Judges and hearing officers do most of their work in offices and courtrooms. Their jobs can be demanding, because they must sit in the same position in the court or hearing room for long periods and give undivided attention to the process.

Some judges and hearing officers may be required to travel to different counties and courthouses throughout their state.

Work Schedules

Most judges and hearing officers work full time, but many often work longer hours to prepare for hearings. Some judges and hearing officers work part time and divide their time between their judicial responsibilities and other careers.

Judges also have to be on-call during nights or weekends to issue emergency orders, such as search warrants and restraining orders.

Education and Training

Judges and hearing officers must typically have a law degree and work experience as a lawyer.

Education

A law degree is required for most jobs as a local, state, or federal judge or hearing officer.

In addition to a law degree, federal administrative law judges must also pass a competitive exam from the U.S. Office of Personnel Management.

Getting a law degree usually takes 7 years of full-time study after high school—4 years of undergraduate study, followed by 3 years of law school. Law degree programs include courses, such as constitutional law, contracts, property law, civil procedure, and legal writing. For more information on how to become a lawyer, see the profile on lawyers.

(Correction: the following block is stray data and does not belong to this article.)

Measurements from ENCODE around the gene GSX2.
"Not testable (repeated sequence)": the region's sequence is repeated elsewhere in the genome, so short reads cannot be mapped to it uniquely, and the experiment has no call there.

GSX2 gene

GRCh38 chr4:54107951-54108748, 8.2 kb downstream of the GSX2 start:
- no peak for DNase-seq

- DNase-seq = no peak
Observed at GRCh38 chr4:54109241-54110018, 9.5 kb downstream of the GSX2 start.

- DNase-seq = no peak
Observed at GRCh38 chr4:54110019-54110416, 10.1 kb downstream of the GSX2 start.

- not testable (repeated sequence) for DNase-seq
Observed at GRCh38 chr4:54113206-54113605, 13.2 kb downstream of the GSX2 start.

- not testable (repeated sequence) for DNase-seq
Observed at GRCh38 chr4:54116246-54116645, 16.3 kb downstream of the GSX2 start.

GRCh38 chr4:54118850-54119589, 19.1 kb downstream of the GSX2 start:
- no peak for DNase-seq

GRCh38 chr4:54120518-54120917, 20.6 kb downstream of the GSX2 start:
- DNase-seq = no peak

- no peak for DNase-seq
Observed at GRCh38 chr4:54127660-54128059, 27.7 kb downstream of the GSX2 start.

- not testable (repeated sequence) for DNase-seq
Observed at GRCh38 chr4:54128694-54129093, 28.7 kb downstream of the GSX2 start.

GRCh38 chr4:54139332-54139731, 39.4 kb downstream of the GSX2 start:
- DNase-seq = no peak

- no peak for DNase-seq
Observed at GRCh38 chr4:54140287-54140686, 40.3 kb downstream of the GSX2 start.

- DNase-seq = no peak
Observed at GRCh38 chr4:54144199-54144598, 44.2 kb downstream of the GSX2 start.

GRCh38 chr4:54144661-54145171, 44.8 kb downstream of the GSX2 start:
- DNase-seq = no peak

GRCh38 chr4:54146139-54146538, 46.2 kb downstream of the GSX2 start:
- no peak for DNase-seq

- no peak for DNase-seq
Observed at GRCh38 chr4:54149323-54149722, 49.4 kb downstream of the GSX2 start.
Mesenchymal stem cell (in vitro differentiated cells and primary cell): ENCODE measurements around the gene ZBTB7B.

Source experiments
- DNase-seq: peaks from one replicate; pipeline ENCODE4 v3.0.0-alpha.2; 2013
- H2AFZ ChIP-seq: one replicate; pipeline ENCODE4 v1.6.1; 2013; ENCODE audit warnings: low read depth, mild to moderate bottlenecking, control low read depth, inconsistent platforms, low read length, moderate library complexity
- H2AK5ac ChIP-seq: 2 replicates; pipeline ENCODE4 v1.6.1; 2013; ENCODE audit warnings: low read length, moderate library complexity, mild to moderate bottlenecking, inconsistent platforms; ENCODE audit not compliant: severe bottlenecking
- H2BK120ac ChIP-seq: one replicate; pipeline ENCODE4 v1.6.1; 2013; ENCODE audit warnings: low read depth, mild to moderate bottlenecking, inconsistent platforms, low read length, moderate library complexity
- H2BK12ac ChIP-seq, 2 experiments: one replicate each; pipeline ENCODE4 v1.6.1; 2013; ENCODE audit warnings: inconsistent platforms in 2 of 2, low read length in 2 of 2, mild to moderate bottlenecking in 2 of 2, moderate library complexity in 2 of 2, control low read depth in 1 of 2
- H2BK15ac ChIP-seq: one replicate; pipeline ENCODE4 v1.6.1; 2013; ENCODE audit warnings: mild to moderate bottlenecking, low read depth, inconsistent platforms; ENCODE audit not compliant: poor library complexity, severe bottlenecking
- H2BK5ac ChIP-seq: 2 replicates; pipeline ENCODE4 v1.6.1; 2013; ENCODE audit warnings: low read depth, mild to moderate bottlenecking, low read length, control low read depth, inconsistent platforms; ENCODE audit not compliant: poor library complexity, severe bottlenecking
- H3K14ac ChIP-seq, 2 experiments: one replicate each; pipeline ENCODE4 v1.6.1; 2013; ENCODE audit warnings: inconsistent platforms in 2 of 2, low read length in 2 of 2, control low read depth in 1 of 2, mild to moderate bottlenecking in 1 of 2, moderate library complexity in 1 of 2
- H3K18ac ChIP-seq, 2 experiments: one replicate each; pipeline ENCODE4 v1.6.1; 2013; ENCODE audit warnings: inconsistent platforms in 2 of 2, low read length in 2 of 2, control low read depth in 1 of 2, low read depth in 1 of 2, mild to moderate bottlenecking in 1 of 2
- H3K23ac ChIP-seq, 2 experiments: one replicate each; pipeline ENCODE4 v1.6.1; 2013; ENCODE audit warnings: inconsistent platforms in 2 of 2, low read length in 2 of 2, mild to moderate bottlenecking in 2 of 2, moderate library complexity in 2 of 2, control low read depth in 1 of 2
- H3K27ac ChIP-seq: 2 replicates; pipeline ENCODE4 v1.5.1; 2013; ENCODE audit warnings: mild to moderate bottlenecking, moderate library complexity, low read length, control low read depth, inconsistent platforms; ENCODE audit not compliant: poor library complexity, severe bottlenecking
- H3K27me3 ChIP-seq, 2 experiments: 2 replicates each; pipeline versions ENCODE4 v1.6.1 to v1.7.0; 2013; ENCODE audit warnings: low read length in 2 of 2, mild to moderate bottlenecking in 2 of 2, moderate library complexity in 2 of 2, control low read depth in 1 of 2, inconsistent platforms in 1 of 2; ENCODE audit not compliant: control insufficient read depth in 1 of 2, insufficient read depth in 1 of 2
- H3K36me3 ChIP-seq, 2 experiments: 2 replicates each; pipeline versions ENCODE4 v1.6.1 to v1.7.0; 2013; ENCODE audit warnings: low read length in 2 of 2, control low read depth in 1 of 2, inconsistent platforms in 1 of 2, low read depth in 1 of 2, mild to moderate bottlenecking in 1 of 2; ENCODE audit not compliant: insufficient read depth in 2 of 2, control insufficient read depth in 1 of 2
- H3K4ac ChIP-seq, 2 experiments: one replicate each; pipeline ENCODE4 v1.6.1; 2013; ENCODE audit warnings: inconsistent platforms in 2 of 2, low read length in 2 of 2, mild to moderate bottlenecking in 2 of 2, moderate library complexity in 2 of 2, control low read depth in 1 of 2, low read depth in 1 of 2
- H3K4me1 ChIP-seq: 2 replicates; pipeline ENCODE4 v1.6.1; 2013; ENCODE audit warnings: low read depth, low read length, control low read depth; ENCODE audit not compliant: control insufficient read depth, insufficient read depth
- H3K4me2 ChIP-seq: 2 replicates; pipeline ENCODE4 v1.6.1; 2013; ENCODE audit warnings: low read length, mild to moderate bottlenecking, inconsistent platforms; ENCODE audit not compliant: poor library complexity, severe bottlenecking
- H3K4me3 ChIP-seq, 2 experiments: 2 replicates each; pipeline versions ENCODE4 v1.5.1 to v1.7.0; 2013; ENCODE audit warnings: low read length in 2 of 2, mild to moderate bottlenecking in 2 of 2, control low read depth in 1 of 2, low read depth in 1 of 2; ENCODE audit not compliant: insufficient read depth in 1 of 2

Most judges and magistrates must be appointed or elected into judge positions, a procedure that often takes political support. Many local and state judges are appointed to serve fixed renewable terms, ranging from 4 to 14 years. A few judges, such as appellate court judges, are appointed for life. Judicial nominating commissions screen candidates for judgeships in many states and for some federal judgeships. Some local and state judges are elected to a specific term, commonly 4 years, in an election process.

Work Experience in a Related Occupation

Most judges and hearing officers learn their skills through years of experience as practicing lawyers. Some states allow those who are not lawyers to hold limited-jurisdiction judgeships, but opportunities are better for those with law experience.

Training

All states have some type of orientation for newly elected or appointed judges. The Federal Judicial Center, American Bar Association, The National Judicial College, and the National Center for State Courts provide judicial education and training for judges and other judicial branch personnel.

More than half of all states, as well as Puerto Rico, require judges to take continuing education courses while serving on the bench. General and continuing education courses usually last from a few days to 3 weeks.

Licenses, Certifications, and Registrations

Judges who are lawyers already hold a license.

Federal administrative law judges must be licensed to practice law.

Advancement

Advancement for some judicial workers means moving to courts with a broader jurisdiction. Advancement for various hearing officers includes taking on more complex cases, starting businesses, practicing law, and becoming district court judges.

Personality and Interests

Judges and hearing officers typically have an interest in the Helping and Persuading interest areas, according to the Holland Code framework. The Helping interest area indicates a focus on assisting, serving, counseling, or teaching other people. The Persuading interest area indicates a focus on influencing, motivating, and selling to other people.